Games of tug and pull can be a good way for the puppy to expend energy while playing with family members. In this way, the puppy can be given an acceptable outlet for pulling, biting and tugging rather than on the clothing or body parts of people. The rule is the person should stop the game abruptly and socially withdraw anytime the puppy’s teeth touch human skin or clothing or the puppy becomes overly excited and agitated. In addition, the tug of war game provides an opportunity to teach the puppy to give up toys on command.
However, tug games are only acceptable if they remain under your control, and if play biting and over-exuberant play does not result in aggression if the puppies teeth remain on the toy rather than human body parts, and if possessive behavior does not develop over the toy. Select a few tug toys for playing this game and be certain that you are the one to start each session. It might be best to keep the toy(s) out of the puppy’s reach until it’s time to play the game and to use the game and toy as a reward for training (e.g., sit before play or retrieve). Throughout the play session, if the puppy gets too excited or begins to grab hands or clothing, immediately cease play and begin again only when the puppy is settled down. Animation and exuberant play are acceptable; biting on people or their clothing is not! Food rewards can also be used at the outset to encourage the puppy to stop and give up the toy. At the end of each tug session, teach the puppy to give up the toy and reward with a favored chew or feeding toy. If successful, this type of play provides you with a means of controlled interactive play, as well as teaching the puppy to give up the toy on command.
Following each play session, give the puppy a chance to eliminate and some downtime. Try and use a crate or confinement pen with object play toys e.g., food-stuffed toys and chews that have been saved for confinement time so that the puppy can play with the toys or take a nap until the next scheduled play, exercise, training, or elimination session is due.
You are the most important person in your dog’s world. Next to you, the second most important person in a dog’s life is the veterinarian. These animal doctors have two major goals: to keep animals healthy for as long as they can and to care for them when they become ill.
Keeping your dog healthy requires exercise, good diet, and consistent medical care. Your veterinarian can help you with all three components of your pet’s healthy lifestyle. Since you and your dog will make many trips to the veterinary hospital over the years, it’s best to start preparing your dog for these visits as a pup.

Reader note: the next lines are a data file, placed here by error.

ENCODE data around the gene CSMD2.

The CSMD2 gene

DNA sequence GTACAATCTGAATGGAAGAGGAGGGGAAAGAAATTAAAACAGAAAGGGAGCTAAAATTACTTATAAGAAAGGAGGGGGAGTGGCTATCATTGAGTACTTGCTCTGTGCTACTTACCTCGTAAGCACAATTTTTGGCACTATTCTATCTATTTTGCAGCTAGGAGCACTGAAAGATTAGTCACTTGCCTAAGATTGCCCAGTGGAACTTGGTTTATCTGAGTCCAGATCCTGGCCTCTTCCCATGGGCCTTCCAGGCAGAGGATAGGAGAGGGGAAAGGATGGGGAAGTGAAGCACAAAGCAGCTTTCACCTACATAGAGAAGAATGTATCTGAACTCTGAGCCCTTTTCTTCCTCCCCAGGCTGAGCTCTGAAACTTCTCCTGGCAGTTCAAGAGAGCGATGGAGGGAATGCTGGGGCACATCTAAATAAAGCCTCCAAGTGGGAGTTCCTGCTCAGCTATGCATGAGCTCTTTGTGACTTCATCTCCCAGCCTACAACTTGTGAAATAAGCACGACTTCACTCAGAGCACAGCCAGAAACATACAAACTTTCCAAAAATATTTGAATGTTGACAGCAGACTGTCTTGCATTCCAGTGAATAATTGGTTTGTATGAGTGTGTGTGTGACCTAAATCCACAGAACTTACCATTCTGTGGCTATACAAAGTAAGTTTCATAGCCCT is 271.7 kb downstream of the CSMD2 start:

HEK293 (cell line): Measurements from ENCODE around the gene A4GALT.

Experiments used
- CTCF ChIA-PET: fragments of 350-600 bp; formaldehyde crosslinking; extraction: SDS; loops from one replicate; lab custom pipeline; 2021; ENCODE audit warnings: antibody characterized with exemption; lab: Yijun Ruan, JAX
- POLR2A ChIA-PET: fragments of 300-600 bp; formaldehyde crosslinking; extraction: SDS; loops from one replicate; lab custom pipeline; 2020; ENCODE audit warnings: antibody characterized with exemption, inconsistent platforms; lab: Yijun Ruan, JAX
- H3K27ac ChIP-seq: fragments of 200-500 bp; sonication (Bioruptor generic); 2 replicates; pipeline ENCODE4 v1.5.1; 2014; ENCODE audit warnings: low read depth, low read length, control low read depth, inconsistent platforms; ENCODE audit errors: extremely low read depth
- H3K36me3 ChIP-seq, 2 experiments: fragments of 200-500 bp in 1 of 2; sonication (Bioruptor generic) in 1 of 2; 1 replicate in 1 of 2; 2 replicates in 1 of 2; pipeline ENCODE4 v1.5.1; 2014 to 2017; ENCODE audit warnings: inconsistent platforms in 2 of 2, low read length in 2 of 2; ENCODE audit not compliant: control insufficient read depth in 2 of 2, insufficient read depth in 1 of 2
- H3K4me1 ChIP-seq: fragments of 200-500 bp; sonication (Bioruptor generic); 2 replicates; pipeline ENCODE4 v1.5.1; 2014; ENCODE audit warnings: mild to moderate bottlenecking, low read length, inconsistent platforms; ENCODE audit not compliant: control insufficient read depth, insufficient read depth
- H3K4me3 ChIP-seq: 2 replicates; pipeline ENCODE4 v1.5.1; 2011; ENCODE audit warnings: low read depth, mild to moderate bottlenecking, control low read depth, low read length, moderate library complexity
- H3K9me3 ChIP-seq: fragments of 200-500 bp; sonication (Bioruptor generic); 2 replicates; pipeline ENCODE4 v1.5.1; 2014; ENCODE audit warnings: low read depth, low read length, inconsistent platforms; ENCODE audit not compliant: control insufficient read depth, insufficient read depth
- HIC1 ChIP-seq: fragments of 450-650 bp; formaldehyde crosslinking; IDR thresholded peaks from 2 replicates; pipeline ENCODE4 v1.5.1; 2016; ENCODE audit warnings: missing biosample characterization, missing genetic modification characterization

Unless you are walking distance from the veterinary hospital, you should accustom your dog to car travel. For safety, properly restrain your dog in the car by placing him in a crate or use an approved canine harness restraint. Before actually going to the veterinary hospital, take practice car rides making short trips to a pleasant location, such as a nearby dog park, and provide a treat when you reach the destination. If your dog enjoys traveling in a vehicle, going to the veterinarian is much easier.
The very first visit to the veterinary clinic shouldn’t be clinical at all, but rather a fun introduction to a new place. When scheduling your first visit, tell the receptionist that you want to introduce your dog to the veterinary clinic before his medical appointment. Ask if you can drop in when the clinic is least busy so that your dog is not overwhelmed by a multitude of strange dogs and cats, and so the receptionist has time to chat with you.
While in the veterinary clinic, have your dog on a short leash to keep him close to you. Small dogs can be held in the arms, but should still be on a leash in case they manage to jump out of your embrace. You may want to place a nervous dog inside a crate to limit his interaction with other animals and to make him feel secure. You can improve the “homey atmosphere” of the crate by lining it with a familiar smelling towel or blanket.
With your dog safely under your control, you can focus on making this first hospital experience a fun one. Veterinary staff members should be happy to give you a tour of the hospital, make friends with your dog, and offer a treat to make the first visit pleasant. You will not see the veterinarian on this drop in so it should only take a few minutes, giving you an opportunity to get a head start on the real visit by setting up your dog’s medical chart. Bring along all medical records including previous immunizations, de-worming, heartworm prevention, and medical problems.
Now for the real thing. Before the actual veterinary visit, take your dog for a walk to expend a little excess energy. Gather a stool sample in a plastic bag if he has a bowel movement on your walk. Your dog will be grateful not to have to provide a sample at the clinic!
After checking in with the receptionist, sit in a quiet area of the waiting room (if there is one) and speak to your pet in a calm reassuring voice. Keep close to him since your presence is comforting. Try to position him so that other animals are not in his direct line of vision.